Based in North East Scotland this aircraft is occasionally used mainly for pastime flying at weekends out of Inverness Dalcross Airport.

- Image ID: JGECRX
David Gowans / Alamy Stock Photo
Image ID: JGECRX
The simple and economical Cub is one of the most well loved light aircraft of all time, and helped make flying an affordable pastime for thousands of pilots in the years surrounding World War 2. The Piper Cub began life as the Taylor E-2, designed by C.G. Taylor. In the middle of 1930, his company, Taylor Brothers Aircraft Corporation While C.G. Taylor was ill, Walter Jamouneau reworked the E-2 Cub in early 1935, and the new type was named the J-2 Cub. It featured a revised tail shape, a fuselage with a faired-in rear turtledeck and a closed cockpit, a new airfoil wing with rounded wingtips, a redesigned cowling and a wider track undercarriage. Mr. Taylor was not happy with these developments and therefore decided to leave the company to form Taylor-Young Company. The first experimental J-2 was a conversion of an E-2 and first flew in early 1935. The first production aircraft followed in December the same year. The aircraft was powered by the 28kW (37hp) Continental A40-3. Effective November 1 1937 the company name was changed to Piper Aircraft Corporation, while continuing production of the J-2. During 1936-37, the J-2 was improved and updated, resulting in the J-3 Cub. The affordable J-3 became a runaway sales success and several thousand were sold before the USA's entry into WW2. From then on, all J-3 production was for the US Army Air Force, originally as the O-59 which quickly became the L-4. Also the US Navy ordered the aircraft, as the NE-1.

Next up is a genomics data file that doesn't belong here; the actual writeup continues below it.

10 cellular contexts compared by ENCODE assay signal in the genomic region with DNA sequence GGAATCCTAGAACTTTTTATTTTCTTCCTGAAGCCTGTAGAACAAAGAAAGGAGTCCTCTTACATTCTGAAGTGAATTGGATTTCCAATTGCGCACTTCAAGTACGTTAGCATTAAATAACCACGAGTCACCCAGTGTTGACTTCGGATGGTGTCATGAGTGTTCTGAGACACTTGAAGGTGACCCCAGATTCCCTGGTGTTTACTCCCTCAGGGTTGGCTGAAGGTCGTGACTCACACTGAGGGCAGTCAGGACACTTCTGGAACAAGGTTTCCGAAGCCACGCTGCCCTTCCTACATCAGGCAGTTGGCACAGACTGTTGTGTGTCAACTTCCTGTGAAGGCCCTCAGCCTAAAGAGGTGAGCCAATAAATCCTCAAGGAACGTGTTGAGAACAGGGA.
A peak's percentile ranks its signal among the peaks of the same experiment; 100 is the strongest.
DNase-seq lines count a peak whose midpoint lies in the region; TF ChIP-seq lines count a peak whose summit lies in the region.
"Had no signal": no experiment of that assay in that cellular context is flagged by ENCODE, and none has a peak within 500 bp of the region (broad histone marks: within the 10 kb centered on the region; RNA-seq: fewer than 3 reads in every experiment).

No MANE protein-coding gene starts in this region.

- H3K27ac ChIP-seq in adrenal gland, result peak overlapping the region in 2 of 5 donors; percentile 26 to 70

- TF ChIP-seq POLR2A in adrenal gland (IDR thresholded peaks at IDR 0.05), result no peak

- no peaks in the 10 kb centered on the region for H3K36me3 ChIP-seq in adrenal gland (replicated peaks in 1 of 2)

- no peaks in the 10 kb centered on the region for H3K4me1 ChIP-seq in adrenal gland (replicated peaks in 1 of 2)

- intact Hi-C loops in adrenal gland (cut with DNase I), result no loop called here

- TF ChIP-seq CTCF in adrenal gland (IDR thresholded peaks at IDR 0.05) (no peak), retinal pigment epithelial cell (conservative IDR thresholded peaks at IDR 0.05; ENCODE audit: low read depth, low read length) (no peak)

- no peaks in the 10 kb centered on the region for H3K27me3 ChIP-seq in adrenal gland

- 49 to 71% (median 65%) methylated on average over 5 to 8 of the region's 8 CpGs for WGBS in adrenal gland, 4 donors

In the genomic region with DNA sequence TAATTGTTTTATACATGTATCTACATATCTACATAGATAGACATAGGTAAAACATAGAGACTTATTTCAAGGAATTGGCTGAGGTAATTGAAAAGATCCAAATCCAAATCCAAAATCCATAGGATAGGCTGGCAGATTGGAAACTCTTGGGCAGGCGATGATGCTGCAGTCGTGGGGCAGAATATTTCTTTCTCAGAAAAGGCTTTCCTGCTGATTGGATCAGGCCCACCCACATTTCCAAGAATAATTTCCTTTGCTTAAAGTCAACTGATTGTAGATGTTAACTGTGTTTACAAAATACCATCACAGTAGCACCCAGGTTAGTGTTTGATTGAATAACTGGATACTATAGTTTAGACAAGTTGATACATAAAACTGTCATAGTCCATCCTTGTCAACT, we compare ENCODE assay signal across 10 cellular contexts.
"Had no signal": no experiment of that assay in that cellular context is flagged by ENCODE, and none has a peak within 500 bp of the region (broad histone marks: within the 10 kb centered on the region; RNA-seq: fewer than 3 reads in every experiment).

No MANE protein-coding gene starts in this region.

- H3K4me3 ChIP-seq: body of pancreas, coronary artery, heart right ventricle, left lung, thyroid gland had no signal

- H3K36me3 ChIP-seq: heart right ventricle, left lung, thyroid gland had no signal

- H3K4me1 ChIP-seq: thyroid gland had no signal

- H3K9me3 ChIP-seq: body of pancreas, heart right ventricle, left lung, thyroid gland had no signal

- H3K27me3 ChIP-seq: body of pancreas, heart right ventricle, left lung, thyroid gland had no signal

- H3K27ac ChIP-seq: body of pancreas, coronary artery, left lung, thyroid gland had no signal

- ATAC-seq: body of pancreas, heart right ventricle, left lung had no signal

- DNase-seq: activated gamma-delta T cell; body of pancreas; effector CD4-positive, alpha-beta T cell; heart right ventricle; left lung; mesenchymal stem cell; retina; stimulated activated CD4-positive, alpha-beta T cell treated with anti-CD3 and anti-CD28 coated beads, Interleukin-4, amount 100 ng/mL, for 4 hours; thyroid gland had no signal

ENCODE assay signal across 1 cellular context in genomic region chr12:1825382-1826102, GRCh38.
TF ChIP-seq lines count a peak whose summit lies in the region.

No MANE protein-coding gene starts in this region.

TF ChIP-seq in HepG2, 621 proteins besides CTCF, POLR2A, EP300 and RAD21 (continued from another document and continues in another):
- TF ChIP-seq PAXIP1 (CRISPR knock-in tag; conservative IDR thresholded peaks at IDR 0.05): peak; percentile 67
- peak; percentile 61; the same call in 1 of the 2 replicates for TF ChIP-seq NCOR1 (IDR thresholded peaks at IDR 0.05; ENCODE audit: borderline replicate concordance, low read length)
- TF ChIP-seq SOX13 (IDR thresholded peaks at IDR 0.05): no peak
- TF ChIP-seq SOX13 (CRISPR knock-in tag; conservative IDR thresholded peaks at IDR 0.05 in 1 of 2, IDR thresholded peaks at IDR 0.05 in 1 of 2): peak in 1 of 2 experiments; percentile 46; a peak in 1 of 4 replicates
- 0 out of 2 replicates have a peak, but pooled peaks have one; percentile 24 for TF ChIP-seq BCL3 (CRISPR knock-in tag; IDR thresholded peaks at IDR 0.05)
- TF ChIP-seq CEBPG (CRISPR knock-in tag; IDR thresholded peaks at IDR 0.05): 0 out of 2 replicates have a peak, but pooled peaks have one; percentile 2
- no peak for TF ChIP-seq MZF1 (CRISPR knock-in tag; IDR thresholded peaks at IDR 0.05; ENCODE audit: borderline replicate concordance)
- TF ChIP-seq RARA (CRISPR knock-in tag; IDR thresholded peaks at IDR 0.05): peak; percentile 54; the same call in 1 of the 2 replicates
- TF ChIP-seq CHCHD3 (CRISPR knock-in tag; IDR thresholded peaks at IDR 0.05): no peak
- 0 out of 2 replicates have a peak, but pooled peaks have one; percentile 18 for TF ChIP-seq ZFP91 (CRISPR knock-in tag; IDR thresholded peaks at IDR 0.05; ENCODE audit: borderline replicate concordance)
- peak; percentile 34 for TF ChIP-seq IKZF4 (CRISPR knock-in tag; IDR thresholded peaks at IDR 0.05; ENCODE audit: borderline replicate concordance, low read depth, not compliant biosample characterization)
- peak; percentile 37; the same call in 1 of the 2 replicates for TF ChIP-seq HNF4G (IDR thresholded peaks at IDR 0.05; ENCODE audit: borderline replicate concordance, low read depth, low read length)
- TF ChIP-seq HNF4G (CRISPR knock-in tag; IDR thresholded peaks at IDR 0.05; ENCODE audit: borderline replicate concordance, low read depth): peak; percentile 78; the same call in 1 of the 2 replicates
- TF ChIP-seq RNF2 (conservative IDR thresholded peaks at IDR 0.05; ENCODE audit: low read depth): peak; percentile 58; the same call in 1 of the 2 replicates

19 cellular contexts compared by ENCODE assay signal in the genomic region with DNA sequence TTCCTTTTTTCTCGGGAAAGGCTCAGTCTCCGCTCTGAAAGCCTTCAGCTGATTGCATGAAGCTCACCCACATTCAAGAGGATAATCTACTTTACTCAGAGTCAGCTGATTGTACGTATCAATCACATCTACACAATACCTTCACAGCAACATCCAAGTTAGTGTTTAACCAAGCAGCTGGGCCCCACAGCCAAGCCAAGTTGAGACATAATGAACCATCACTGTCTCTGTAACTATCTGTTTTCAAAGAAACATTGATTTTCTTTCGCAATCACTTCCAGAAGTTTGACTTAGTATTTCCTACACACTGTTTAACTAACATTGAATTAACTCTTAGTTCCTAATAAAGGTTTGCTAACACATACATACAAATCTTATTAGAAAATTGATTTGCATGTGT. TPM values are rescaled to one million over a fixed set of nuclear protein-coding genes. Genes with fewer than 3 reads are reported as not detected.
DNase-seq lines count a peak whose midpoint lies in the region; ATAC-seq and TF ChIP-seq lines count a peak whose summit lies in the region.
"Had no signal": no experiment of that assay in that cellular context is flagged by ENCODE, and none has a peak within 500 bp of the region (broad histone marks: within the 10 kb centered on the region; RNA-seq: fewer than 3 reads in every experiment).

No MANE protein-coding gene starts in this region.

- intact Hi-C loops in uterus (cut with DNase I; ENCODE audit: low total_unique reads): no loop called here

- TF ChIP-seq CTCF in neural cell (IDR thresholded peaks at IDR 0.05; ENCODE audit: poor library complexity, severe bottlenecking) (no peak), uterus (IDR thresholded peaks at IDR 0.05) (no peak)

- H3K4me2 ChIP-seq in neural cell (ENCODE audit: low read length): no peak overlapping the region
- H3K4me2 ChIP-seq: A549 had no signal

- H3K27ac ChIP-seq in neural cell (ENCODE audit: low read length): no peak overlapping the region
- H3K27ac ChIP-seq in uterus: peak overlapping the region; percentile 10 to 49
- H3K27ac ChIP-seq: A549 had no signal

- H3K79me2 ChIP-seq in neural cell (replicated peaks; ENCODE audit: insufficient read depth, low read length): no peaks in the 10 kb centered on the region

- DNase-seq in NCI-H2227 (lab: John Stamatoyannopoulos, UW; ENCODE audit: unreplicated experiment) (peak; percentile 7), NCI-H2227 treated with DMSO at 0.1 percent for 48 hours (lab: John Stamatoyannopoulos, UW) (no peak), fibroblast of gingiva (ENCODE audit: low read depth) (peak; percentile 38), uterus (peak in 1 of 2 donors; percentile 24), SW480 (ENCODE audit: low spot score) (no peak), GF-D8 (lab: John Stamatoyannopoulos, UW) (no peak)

Location: Inverness Airport, Dalcross, United Kingdom